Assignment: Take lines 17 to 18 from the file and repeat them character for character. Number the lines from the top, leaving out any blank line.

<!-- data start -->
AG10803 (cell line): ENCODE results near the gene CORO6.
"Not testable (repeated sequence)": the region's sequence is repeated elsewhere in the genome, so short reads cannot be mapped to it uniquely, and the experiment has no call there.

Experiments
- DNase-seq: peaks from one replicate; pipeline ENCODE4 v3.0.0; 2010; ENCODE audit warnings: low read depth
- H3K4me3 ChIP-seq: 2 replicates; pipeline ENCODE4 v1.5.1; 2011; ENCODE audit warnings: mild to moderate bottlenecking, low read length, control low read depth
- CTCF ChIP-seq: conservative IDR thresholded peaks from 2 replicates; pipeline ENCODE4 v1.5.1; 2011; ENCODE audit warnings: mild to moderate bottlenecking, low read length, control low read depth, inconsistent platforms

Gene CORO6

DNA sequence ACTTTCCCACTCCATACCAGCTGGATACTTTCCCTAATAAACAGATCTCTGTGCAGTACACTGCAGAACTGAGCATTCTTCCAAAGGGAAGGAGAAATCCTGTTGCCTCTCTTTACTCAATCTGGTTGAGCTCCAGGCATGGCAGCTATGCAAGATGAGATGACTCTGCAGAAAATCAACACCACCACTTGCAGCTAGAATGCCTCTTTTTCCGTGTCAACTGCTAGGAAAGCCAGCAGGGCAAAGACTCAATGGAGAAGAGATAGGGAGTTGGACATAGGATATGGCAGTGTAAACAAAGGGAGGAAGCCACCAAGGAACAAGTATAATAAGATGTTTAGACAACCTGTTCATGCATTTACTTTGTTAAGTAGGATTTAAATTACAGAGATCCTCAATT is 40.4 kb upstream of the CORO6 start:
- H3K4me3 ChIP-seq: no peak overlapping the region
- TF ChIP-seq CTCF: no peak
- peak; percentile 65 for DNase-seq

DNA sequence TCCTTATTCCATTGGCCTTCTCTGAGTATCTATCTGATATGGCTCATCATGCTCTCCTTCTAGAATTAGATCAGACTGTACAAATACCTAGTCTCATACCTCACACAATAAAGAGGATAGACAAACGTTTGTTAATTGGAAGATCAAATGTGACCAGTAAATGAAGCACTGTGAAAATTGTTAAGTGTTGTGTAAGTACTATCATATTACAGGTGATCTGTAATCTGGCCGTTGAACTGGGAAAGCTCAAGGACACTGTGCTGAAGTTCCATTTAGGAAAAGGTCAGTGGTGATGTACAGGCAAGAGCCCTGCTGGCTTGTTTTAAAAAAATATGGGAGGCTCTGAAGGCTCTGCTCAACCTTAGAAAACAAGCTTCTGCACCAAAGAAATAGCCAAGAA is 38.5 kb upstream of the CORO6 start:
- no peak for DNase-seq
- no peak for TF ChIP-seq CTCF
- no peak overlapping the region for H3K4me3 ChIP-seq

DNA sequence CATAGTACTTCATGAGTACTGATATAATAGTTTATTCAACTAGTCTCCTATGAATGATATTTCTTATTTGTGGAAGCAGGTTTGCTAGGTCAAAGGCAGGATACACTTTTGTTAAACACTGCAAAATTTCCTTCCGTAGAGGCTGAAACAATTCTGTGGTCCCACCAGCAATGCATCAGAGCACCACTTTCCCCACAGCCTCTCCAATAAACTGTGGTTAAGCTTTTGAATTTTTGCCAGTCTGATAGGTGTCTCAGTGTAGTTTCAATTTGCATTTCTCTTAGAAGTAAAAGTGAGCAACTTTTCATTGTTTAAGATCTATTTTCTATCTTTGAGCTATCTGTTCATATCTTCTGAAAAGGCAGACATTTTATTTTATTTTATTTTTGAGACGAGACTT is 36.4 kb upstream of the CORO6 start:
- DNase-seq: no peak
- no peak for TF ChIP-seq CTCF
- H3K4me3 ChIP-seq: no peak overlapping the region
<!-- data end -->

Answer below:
- DNase-seq: no peak
- no peak for TF ChIP-seq CTCF